US 7952078 B2
A neutron detector including an anode and a cathode. The cathode extends proximate the anode and has a face including boron. The face has varied topography. The varied provides increased surface density.
1. A neutron detector including:
an anode; and
a cathode extending proximate the anode and having a face including boron, the face having varied topography, the anode being separated from the cathode by a gas-filled volume.
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11. A neutron detector including:
an anode; and
a cathode extending proximate the anode and having a face including boron, the face having means for providing increased surface density, the anode being separated from the cathode by a gas-filled volume.
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1. Field of the Invention
The present invention relates to neutron detectors, and specifically relates to detectors that utilize boron within a cathode.
2. Discussion of Prior Art
Recently, high sensitivity neutron detectors for homeland security has become increasingly important and increasingly in demand. Many known neutron detectors utilize He-3, a neutron sensitive material known to provide a detector of high sensitivity. The He-3 is provided within a volume that includes a cathode within a detection arrangement. Recently, the availability of He-3 has been has become insufficient to satisfy the demand associated with high sensitivity neutron detectors. Other than He-3 there are only a few neutron sensitive materials that are useful for constructing a neutron detector, including certain isotopes of uranium, lithium and boron.
Focusing upon boron, the majority (e.g., approximately 80%) of available boron is B-11, which has 5 protons and 6 neutrons, and the remainder (e.g., approximately 20%) is Boron 10 (B-10), which has 5 protons and 5 neutrons. Only the B-10 isotope is useful for neutron detection. Thus, for use in a neutron detector, it is typically desirable to enrich the concentration of B-10.
As mentioned, the detection of neutrons is based on the generation of secondary radiations. With B-10 (10B) as the converter material, the reaction is described as follows when a neutron is captured:
The energy released by the reaction is approximately 2.310 million electron volts (MeV) in 94% of all reactions (2.792 MeV in the remaining 6%), and equals the energy imparted to the two reaction products (the energy of the captured neutron is negligible by comparison). The reaction products, namely an alpha particle (α) and a lithium nucleus (7Li) are emitted isotropically from the point of neutron capture by B-10 in exactly opposite directions and, in the case of the dominant excited state, with kinetic energies of 1.47 MeV and 0.84 MeV, respectively.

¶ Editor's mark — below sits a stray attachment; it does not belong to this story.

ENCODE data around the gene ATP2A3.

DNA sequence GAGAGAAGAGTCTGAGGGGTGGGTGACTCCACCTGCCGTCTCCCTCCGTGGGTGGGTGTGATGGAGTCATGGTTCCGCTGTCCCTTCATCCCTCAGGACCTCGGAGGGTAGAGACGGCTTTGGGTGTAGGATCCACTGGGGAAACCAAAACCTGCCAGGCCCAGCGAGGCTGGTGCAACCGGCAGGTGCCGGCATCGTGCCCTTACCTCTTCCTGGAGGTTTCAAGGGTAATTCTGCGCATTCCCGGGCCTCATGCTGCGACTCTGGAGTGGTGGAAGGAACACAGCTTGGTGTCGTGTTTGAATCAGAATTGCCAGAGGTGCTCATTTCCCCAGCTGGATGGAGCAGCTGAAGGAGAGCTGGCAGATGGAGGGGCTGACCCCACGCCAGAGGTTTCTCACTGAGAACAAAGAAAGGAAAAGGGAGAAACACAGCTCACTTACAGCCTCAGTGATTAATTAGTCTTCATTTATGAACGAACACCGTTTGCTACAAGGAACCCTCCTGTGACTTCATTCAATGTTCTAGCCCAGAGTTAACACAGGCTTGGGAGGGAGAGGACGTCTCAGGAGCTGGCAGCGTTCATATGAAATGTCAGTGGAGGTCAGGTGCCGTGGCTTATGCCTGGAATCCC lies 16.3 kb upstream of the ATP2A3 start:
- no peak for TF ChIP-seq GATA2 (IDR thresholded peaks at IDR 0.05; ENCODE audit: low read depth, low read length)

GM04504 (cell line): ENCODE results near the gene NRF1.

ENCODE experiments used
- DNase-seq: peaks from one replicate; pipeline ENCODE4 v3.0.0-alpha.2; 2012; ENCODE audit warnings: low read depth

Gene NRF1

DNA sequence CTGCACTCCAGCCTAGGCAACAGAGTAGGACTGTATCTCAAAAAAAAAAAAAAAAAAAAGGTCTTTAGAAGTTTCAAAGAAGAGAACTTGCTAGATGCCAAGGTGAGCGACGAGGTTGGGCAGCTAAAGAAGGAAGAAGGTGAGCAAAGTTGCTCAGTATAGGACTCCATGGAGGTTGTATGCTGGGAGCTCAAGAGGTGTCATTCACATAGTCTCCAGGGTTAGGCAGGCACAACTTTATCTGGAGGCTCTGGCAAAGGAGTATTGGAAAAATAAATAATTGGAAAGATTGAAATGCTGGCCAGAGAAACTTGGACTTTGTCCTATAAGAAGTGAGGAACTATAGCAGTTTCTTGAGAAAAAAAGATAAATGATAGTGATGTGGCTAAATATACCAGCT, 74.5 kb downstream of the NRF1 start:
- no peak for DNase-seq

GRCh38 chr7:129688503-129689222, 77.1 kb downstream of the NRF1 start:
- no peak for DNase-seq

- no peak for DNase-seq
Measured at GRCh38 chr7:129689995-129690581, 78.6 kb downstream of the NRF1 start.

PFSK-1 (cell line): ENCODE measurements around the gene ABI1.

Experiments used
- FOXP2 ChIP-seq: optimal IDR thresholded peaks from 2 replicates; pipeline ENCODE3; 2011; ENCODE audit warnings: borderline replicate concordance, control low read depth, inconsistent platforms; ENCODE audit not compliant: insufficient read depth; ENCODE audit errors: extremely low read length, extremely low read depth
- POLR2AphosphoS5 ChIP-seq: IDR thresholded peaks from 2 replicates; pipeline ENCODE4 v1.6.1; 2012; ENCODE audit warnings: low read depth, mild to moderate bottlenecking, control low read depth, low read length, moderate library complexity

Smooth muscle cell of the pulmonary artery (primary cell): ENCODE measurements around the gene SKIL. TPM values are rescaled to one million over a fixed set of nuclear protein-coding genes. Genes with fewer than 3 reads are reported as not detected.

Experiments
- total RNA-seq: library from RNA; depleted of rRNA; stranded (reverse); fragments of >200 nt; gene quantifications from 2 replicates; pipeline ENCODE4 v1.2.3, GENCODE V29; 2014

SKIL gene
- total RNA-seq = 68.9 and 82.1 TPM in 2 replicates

A new generation of neutron detectors would be most beneficial if the new generation provided a similar level of neutron sensitivity and a discrimination of gamma rays without significant change to overall dimensions of the detectors. Another way of considering this idea is that the new generation of detectors must be physically similar to existing detectors so they can be easily retrofitted and must have comparable neutron sensitivity and gamma rejection as He-3.
Turning back to Boron B-10, as mentioned the use of B-10 as being capable of use for neutron detection is known. However, the use of B-10 in known sensor configurations (i.e., plated onto the cathode structure of known sensors) is associated with insufficient sensitivity when compared to a He-3 detector of similar geometry and design. Specifically, the plating on the cathode structure is relatively thin and such detectors achieve only a few percent efficiency, due to the fact that the thicknesses needed for a substantial capture of neutrons exceeds the escape range of the neutron capture reaction products. In one example, the optimal thickness of a B-10 coated detector is 0.4 mg/cm2. So in many instances, capture reaction products cannot escape. Only conversions of neutrons in a very thin layer near the surface of the B-10 adjacent the counting gas are detected efficiently. Since this very thin, top layer of the B-10 coating captures only a very small percentage of the incident neutrons, efficiency of a neutron detector of such simple design is understandably low.
The following summary presents a simplified summary in order to provide a basic understanding of some aspects of the systems and/or methods discussed herein. This summary is not an extensive overview of the systems and/or methods discussed herein. It is not intended to identify key/critical elements or to delineate the scope of such systems and/or methods. Its sole purpose is to present some concepts in a simplified form as a prelude to the more detailed description that is presented later.
One aspect of the present invention provides a neutron detector that includes an anode and a cathode. The cathode extends proximate the anode and has a face including boron. The face has varied topography.
Another aspect of the present invention provides a neutron detector that includes an anode and a cathode. The cathode extends proximate the anode and has a face including boron. The face having means for providing increased surface density.
The foregoing and other aspects of the invention will become apparent to those skilled in the art to which the invention relates upon reading the following description with reference to the accompanying drawings, in which:
Example embodiments that incorporate one or more aspects of the invention are described and illustrated in the drawings. These illustrated examples are not intended to be a limitation on the invention. For example, one or more aspects of the invention can be utilized in other embodiments and even other types of devices. Moreover, certain terminology is used herein for convenience only and is not to be taken as a limitation on the invention. Still further, in the drawings, the same reference numerals are employed for designating the same elements.
An example embodiment of a neutron detector 11 that includes one aspect of the invention is shown in